Complain, complain, complain.

Self-fulfilling prophecy. The week was pretty rough. I worked long days. I was very sleepy. I was pretty anxious. I developed some mantras, but I stressed. I craved more downtime, I craved the yoga studio, I craved the feeling of peaceful relaxation, I craved the blessed practice of simply taking my time.

Then today happened. I had a bit of an epiphany. I realized (out of something that Melanie said, though in my blissed out state I didn’t pinpoint just what the sentence or phrase was) that the emotions that were spilling out of my every pore, filling my heart so full it was threatening to burst, pulling the edges of my mouth up into a goofy, sweaty grin…I take that feeling with me everywhere I go. It is mine. It is wherever I am. You know the kind of feeling I’m talking about? The kind you get after spending time in the presence of someone who truly uplifts you? The kind you get when someone practices a soul-stirring, random act of kindness? The kind you get when you are so filled with love you think you might float away? That feeling goes with you, stays with you, wherever you are.

Profound, right? Simple. True. Perhaps even obvious. But profound.

I proceeded to enjoy one of the most uplifting days of my life. I trust this feeling will spill over into the coming week, and work will feel like a whole different world.

Self-fulfilling prophecy.

Be blissful. Be the light. BE gentle, kind, loving and compassionate with yourself, with everyone around you. I realized today that, while I’m not in my dream career yet, I am blessed with a job in which I’m able to support myself financially, pursue the endeavors that are the building blocks of my dream career (my BA in English; Creative Writing, the YogaWorks Teacher Training, Bauman College of Holistic Nutrition). I am blessed with the opportunity to reach out to hundreds of people every single day. I am blessed with the capability of lifting the hearts and spirits of each and every person who comes through my line, of each and every sister and brother that I encounter. That’s my choice. What a beautiful gift, am I right? How exquisite that I’m able to interact with that many people every single day! Just imagine the ripple effect I can create now that I’m aware of this possibility…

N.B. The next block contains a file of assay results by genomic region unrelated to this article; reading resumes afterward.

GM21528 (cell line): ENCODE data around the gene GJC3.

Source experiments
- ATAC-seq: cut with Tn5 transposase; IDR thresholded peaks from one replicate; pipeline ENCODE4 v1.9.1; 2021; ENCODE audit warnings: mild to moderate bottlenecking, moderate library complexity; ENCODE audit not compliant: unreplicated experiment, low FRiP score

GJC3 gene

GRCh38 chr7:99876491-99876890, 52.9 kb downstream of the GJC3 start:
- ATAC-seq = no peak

I can be the light, wherever I am. Be the light, wherever you are. Bottle up that joy and take it with you. Then uncap it and let it out, spill out all of your light and love…wherever you are.

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Just the Way You Are

You are perfect. 

Just. The. Way. You. Are.

You heard me right. And yes, I’m listening too. I’m telling myself too.

In light of my last essay, this is a necessary mantra for me to adopt, and it’s necessary for you to adopt it too. How frustrating, beautiful and unnerving it must be for a parent to watch their child grow into an adult and turn into a person all their own. How could they not mourn the “loss” of the little person that they raised? The one that was so innocent, agreeable, protectable, uncomplicated. It’s natural for this to happen, it’s not bad (which is what my sweet mom tried to tell me today as I crumbled beneath guilt for making her sad in any way). What’s the silver lining… because there always is one…? Well, I’m simply grateful that it’s my slightly compulsive nature and my commitment to a healthy lifestyle that causes the only friction that exists between my family and I. Ha. How could I be complaining about something so petty? They have a right to be protective, given my history, and they understand, accept and are proud of my intention, my discipline, lifestyle and my accomplishments in this career I’m building. I’m fortunate! Was I really crying earlier about not feeling understood? Silly me, I was blinded to my blessings.